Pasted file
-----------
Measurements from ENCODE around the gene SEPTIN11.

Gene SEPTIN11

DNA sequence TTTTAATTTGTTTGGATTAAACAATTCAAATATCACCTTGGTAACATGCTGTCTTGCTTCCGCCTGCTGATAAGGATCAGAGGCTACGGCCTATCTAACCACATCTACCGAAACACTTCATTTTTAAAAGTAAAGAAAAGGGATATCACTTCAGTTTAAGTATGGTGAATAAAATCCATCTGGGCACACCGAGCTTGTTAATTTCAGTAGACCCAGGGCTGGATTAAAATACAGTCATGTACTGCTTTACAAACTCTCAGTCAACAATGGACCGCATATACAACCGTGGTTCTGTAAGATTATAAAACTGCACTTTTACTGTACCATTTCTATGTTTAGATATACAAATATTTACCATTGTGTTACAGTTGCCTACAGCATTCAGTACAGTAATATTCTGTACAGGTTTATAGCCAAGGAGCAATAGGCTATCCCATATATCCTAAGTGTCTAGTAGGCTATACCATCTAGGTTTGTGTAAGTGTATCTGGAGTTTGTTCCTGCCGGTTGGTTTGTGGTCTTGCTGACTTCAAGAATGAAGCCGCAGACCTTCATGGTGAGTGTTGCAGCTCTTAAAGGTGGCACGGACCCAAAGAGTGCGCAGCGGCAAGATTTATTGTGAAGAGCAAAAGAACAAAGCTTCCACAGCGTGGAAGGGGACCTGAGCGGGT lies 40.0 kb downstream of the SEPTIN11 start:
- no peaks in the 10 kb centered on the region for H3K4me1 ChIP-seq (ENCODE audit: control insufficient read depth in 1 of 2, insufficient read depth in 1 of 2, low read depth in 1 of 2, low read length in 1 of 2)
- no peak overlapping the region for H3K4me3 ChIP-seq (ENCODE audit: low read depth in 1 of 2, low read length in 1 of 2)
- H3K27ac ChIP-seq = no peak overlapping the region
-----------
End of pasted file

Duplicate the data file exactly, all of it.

Measurements from ENCODE around the gene SEPTIN11.

Gene SEPTIN11

DNA sequence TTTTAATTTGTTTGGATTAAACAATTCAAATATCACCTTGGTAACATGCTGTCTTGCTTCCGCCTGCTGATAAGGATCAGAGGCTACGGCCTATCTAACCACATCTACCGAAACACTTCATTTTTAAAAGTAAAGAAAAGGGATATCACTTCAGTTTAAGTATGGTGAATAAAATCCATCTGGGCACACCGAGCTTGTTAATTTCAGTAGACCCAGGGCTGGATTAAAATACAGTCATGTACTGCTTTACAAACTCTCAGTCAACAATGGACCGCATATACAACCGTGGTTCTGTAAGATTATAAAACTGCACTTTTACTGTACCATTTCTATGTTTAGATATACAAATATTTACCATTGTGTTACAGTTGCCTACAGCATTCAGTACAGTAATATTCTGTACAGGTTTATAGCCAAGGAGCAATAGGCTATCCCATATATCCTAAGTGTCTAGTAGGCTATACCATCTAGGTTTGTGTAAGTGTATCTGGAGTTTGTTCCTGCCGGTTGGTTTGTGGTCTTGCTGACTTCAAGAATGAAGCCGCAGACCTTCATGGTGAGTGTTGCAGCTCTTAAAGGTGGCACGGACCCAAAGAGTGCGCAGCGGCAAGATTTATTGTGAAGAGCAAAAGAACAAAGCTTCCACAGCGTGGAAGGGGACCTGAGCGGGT lies 40.0 kb downstream of the SEPTIN11 start:
- no peaks in the 10 kb centered on the region for H3K4me1 ChIP-seq (ENCODE audit: control insufficient read depth in 1 of 2, insufficient read depth in 1 of 2, low read depth in 1 of 2, low read length in 1 of 2)
- no peak overlapping the region for H3K4me3 ChIP-seq (ENCODE audit: low read depth in 1 of 2, low read length in 1 of 2)
- H3K27ac ChIP-seq = no peak overlapping the region